Europe needs €300 billion in digital network investment over the next four years if it is to realise the full socio-economic benefits of full fibre and 5G (opens in new tab), according to telecoms industry body ETNO.
A new report from the organization says 5G alone can generate an annual increase of €11 billion in GDP and 2.4 million new jobs by 2024 as part of the continent’s wider economic recovery.
Alongside job creation, advanced networks can power new ways of working, smart city applications, and reduce carbon emissions.
- These are the best business SIM-only deals (opens in new tab) around today
- And the best business broadband deals (opens in new tab)
- Here are the best business mobile phone deals (opens in new tab)
However, ETNO warns that as much as €150 billion is needed to achieve the optimum 5G scenario and the same amount is required to upgrade fixed infrastructure to gigabit speeds. Alongside this investment, it warns that more action will also have to be taken to stimulate demand and digital upskilling.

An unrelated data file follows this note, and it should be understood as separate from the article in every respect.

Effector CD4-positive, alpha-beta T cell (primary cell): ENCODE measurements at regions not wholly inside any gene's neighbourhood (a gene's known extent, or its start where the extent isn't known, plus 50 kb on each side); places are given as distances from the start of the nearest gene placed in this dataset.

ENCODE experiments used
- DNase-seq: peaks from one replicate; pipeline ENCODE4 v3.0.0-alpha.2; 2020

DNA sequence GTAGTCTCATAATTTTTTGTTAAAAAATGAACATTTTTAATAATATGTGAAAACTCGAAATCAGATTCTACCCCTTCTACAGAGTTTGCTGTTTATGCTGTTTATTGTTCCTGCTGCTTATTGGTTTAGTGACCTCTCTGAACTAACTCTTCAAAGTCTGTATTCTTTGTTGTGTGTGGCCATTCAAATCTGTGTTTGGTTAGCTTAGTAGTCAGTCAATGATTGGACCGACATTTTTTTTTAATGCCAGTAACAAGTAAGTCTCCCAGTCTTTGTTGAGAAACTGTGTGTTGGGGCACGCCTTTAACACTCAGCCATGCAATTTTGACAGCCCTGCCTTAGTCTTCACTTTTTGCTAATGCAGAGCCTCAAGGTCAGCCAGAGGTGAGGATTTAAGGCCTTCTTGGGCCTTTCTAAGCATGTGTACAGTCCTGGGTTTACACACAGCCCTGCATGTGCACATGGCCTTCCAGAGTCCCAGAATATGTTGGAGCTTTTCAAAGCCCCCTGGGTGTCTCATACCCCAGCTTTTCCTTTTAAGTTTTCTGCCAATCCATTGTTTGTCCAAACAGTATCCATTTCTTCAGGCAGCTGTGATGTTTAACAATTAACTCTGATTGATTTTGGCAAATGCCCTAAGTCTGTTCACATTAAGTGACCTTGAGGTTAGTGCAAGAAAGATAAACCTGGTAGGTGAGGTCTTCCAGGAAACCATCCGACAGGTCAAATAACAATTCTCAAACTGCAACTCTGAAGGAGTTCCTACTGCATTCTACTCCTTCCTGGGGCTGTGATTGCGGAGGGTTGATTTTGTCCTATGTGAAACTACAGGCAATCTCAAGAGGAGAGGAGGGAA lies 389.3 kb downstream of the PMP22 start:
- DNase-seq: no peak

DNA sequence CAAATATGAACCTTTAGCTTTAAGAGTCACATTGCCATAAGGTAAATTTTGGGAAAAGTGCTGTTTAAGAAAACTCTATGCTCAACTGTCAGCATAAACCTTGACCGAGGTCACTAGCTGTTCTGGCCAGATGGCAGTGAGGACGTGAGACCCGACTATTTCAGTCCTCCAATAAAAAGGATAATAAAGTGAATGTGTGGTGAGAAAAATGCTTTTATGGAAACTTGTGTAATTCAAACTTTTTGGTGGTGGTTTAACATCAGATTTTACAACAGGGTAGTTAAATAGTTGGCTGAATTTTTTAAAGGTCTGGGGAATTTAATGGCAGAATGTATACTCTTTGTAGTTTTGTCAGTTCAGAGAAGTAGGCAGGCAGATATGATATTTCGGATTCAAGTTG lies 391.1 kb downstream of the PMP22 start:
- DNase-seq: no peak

It says 83% of European SMBs are not using advanced cloud services and 60% of nine-year olds educated in EU schools are not digital equipped. As much as €40 billion would be needed to address these two issues alone.
ETNO says European telcos are working with industrial sectors to realise the benefits of next-generation connectivity but says it is time the EU’s digital strategies and political rhetoric finds its way into European and national policy.
The report calls for a favourable regulatory environment that promotes investment, the promotion of industry collaboration, actions to stimulate demand, and resources allocated for digital skills.
“This Report shows that Europe’s gigabit opportunity is extremely relevant to today’s top challenges, including recovery and the green transition,” said Lise Fuhr, ETNO Director General. “We call on European leaders to support the telecoms sector and help us deliver a stronger digital economy for all citizens.”
Europe trails the United States in Asia in terms of 5G rollout due to a number of reasons. Strong 4G networks that limit the immediate need for 5G infrastructure are one factor, as is strong competition, but a lack of certainty about suppliers has also contributed.
However, it is anticipated that the gap will be narrowed in 2021 as government focus on post-Covid economic recoveries and operators continue their rollouts.
- Here are the best mobile phone deals (opens in new tab) around today